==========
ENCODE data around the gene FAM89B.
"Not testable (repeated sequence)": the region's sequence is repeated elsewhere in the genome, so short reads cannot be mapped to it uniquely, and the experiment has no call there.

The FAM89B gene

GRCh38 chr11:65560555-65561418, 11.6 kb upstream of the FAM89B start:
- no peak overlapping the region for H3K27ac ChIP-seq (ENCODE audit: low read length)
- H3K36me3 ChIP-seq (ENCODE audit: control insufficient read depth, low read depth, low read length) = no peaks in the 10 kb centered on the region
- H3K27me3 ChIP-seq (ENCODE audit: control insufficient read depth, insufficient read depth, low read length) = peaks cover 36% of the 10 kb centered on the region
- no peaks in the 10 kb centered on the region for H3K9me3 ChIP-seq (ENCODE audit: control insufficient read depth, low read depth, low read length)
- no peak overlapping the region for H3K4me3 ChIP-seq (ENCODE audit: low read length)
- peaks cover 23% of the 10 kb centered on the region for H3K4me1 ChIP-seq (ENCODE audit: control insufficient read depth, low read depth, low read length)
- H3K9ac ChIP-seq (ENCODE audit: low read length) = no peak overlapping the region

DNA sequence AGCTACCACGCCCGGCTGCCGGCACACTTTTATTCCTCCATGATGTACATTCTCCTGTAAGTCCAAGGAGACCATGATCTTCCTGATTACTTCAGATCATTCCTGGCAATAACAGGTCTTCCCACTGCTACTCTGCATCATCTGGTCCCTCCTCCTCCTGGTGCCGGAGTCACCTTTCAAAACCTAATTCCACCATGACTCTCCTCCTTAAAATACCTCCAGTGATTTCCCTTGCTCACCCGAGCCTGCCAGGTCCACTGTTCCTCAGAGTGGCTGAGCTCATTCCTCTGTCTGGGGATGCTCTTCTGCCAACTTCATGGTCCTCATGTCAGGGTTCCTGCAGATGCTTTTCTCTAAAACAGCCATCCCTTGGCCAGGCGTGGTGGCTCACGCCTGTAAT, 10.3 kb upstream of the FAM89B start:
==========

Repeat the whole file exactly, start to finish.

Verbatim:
ENCODE data around the gene FAM89B.
"Not testable (repeated sequence)": the region's sequence is repeated elsewhere in the genome, so short reads cannot be mapped to it uniquely, and the experiment has no call there.

The FAM89B gene

GRCh38 chr11:65560555-65561418, 11.6 kb upstream of the FAM89B start:
- no peak overlapping the region for H3K27ac ChIP-seq (ENCODE audit: low read length)
- H3K36me3 ChIP-seq (ENCODE audit: control insufficient read depth, low read depth, low read length) = no peaks in the 10 kb centered on the region
- H3K27me3 ChIP-seq (ENCODE audit: control insufficient read depth, insufficient read depth, low read length) = peaks cover 36% of the 10 kb centered on the region
- no peaks in the 10 kb centered on the region for H3K9me3 ChIP-seq (ENCODE audit: control insufficient read depth, low read depth, low read length)
- no peak overlapping the region for H3K4me3 ChIP-seq (ENCODE audit: low read length)
- peaks cover 23% of the 10 kb centered on the region for H3K4me1 ChIP-seq (ENCODE audit: control insufficient read depth, low read depth, low read length)
- H3K9ac ChIP-seq (ENCODE audit: low read length) = no peak overlapping the region

DNA sequence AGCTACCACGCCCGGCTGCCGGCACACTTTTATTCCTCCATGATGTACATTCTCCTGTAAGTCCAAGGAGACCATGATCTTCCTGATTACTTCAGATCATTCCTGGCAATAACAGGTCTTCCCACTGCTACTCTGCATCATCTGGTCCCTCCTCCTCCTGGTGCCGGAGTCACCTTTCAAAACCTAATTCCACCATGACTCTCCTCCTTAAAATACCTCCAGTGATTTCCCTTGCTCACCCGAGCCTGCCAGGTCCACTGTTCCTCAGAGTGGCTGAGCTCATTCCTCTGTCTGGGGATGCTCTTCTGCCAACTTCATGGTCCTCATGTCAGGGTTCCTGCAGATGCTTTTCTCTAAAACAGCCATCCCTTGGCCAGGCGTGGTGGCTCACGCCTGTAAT, 10.3 kb upstream of the FAM89B start: